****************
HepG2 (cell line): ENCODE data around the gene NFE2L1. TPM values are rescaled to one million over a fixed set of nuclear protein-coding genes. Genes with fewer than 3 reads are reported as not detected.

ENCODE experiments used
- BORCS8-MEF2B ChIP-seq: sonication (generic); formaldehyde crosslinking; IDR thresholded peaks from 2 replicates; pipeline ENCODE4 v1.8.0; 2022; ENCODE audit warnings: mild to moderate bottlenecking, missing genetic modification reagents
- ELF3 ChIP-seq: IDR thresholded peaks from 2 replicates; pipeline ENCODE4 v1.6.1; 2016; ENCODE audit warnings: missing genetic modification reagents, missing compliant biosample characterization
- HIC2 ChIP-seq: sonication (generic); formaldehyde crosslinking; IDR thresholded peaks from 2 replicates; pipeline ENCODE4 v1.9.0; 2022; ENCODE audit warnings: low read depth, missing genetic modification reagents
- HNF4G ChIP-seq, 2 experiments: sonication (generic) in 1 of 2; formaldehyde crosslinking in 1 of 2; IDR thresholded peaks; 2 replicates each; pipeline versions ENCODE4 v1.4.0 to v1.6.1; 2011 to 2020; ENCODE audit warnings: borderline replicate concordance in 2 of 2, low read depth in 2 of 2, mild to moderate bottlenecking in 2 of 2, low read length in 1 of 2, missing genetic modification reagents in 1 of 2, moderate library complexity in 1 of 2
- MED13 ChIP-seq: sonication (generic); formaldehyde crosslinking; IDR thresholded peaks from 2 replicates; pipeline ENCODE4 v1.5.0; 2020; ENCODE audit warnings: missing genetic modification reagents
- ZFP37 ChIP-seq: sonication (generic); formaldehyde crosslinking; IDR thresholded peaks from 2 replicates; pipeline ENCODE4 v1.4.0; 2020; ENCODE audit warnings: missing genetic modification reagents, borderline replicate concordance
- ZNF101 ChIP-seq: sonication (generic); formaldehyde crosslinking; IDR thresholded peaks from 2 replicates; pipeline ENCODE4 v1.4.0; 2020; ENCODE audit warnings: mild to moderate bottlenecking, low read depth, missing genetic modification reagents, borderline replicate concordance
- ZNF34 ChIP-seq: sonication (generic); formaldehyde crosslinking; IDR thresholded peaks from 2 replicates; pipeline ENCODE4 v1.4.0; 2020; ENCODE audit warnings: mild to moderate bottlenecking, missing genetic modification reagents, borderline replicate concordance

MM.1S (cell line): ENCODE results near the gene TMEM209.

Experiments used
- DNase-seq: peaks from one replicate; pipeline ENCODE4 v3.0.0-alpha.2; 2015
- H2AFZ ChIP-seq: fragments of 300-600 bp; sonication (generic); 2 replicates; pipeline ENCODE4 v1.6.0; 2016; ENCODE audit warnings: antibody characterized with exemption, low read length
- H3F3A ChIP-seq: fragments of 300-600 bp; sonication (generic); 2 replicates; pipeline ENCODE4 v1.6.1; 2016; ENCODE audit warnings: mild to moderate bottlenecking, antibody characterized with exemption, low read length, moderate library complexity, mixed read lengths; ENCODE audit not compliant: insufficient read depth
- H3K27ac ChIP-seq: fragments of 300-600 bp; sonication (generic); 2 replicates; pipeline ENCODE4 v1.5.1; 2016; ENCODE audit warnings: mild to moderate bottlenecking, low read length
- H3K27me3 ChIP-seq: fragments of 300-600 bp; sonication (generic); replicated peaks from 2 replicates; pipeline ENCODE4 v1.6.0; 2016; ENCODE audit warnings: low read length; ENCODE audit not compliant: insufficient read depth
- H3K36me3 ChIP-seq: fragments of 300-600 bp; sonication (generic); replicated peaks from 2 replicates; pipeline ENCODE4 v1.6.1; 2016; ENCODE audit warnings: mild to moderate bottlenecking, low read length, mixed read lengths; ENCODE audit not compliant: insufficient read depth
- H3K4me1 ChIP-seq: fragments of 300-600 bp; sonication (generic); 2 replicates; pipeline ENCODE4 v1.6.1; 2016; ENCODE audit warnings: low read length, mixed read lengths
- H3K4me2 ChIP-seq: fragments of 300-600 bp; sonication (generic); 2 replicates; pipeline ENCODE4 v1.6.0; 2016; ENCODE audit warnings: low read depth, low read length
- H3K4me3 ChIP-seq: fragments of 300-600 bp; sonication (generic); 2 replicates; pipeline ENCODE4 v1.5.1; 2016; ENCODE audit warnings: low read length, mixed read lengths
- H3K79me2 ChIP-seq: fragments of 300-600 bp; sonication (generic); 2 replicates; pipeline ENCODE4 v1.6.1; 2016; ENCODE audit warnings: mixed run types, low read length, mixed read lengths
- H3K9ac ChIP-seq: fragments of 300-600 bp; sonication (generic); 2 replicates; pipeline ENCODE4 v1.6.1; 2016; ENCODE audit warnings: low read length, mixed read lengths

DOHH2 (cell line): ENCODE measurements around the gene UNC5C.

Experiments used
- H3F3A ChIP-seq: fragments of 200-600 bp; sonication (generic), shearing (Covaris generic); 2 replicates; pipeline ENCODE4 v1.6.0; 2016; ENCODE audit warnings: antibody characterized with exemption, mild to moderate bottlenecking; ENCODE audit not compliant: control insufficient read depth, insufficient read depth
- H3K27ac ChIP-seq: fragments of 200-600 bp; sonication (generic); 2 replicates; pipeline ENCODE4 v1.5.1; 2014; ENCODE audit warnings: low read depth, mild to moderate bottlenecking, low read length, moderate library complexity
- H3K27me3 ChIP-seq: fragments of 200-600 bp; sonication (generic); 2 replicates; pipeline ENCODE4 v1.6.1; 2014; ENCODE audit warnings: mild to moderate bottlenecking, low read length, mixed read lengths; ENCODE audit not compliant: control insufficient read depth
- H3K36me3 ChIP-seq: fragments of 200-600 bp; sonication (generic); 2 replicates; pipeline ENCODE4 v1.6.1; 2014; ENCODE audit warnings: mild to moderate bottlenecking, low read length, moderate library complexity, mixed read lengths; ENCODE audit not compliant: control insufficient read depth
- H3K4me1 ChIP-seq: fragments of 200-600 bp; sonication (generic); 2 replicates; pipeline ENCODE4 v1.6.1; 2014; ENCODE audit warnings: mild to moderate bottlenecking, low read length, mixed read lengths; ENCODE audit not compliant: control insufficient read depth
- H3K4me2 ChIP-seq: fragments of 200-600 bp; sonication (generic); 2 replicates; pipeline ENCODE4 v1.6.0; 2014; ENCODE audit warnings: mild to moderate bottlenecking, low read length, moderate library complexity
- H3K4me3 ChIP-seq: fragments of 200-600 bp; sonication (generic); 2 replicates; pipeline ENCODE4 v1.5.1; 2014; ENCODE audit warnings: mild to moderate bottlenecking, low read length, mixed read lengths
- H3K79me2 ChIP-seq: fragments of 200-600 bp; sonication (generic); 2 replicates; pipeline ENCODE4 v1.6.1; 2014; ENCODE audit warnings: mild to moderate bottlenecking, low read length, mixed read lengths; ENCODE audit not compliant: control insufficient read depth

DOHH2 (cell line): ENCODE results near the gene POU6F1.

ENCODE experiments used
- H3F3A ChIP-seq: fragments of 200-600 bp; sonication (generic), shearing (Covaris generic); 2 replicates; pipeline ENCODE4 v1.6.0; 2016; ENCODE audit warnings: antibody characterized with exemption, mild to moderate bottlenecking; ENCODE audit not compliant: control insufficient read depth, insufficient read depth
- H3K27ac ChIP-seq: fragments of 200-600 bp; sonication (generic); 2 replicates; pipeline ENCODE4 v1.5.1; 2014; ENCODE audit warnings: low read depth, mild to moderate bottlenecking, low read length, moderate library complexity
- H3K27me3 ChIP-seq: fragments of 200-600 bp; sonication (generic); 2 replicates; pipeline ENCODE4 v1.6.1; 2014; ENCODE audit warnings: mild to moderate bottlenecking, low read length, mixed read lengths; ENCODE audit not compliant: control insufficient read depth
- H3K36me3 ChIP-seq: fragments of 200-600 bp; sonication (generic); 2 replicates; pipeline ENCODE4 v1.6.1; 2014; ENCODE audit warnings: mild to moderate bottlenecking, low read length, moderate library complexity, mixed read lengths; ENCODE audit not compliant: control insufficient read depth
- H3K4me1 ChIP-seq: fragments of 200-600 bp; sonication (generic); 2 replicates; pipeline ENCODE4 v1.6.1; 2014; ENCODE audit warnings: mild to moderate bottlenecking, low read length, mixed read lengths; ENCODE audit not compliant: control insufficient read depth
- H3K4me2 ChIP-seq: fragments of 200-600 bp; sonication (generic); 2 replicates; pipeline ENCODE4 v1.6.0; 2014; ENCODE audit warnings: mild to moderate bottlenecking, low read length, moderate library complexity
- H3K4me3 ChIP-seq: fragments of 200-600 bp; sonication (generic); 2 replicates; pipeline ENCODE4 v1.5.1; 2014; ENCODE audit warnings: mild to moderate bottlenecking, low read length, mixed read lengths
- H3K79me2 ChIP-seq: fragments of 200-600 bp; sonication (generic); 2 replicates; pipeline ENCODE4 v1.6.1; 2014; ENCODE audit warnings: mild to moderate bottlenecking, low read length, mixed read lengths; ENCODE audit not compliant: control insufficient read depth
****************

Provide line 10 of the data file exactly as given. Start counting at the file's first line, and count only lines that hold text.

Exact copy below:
- ZNF34 ChIP-seq: sonication (generic); formaldehyde crosslinking; IDR thresholded peaks from 2 replicates; pipeline ENCODE4 v1.4.0; 2020; ENCODE audit warnings: mild to moderate bottlenecking, missing genetic modification reagents, borderline replicate concordance